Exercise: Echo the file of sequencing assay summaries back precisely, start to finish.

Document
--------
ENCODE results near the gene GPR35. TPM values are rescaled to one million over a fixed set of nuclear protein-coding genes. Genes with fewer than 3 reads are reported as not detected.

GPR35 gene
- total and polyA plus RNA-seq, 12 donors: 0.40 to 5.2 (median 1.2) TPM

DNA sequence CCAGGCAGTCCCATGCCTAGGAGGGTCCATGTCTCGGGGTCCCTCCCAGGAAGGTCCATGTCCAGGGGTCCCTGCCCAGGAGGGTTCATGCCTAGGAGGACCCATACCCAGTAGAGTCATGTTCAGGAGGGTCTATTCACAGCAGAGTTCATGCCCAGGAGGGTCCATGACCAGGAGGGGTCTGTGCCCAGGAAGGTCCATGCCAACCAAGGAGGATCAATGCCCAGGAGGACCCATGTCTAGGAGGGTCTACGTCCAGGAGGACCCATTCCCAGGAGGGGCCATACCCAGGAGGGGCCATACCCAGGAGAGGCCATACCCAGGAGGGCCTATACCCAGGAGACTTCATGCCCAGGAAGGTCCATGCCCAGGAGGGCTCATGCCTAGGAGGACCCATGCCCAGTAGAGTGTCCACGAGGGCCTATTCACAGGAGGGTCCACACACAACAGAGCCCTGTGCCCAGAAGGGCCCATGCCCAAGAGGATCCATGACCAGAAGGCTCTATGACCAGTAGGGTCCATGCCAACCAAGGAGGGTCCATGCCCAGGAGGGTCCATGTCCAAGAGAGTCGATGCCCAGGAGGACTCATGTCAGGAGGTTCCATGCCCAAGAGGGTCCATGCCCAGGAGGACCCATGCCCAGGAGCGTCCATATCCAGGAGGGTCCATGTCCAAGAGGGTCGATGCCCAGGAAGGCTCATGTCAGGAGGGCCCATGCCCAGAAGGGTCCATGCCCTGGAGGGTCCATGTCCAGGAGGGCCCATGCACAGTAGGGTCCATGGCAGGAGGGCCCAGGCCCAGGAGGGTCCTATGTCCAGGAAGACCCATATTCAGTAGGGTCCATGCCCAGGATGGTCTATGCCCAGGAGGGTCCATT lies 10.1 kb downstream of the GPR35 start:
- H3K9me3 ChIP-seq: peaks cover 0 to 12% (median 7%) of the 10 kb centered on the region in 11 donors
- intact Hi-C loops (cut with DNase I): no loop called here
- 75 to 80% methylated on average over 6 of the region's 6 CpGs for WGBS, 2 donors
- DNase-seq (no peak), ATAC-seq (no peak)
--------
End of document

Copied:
ENCODE results near the gene GPR35. TPM values are rescaled to one million over a fixed set of nuclear protein-coding genes. Genes with fewer than 3 reads are reported as not detected.

GPR35 gene
- total and polyA plus RNA-seq, 12 donors: 0.40 to 5.2 (median 1.2) TPM

DNA sequence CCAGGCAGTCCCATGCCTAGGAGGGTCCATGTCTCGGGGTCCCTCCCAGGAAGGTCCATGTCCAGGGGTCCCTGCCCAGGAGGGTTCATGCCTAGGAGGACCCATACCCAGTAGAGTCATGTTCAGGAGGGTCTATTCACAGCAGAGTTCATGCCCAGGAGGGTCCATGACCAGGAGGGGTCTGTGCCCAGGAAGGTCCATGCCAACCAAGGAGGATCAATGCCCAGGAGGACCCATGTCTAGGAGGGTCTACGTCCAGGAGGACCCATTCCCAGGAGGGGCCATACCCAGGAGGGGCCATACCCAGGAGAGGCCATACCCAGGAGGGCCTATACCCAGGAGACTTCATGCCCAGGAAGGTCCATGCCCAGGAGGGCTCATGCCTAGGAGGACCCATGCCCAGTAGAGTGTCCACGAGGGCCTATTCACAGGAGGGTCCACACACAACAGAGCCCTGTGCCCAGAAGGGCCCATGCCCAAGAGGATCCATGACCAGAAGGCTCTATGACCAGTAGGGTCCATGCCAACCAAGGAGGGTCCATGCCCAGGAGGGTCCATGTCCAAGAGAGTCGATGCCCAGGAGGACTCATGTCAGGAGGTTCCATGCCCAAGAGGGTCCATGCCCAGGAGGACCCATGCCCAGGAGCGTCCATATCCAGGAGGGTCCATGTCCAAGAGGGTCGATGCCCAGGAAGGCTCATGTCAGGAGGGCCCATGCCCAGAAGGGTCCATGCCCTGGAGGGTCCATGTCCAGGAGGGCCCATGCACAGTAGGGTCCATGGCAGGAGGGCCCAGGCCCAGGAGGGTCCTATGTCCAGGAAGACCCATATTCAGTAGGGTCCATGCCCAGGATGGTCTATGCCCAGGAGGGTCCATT lies 10.1 kb downstream of the GPR35 start:
- H3K9me3 ChIP-seq: peaks cover 0 to 12% (median 7%) of the 10 kb centered on the region in 11 donors
- intact Hi-C loops (cut with DNase I): no loop called here
- 75 to 80% methylated on average over 6 of the region's 6 CpGs for WGBS, 2 donors
- DNase-seq (no peak), ATAC-seq (no peak)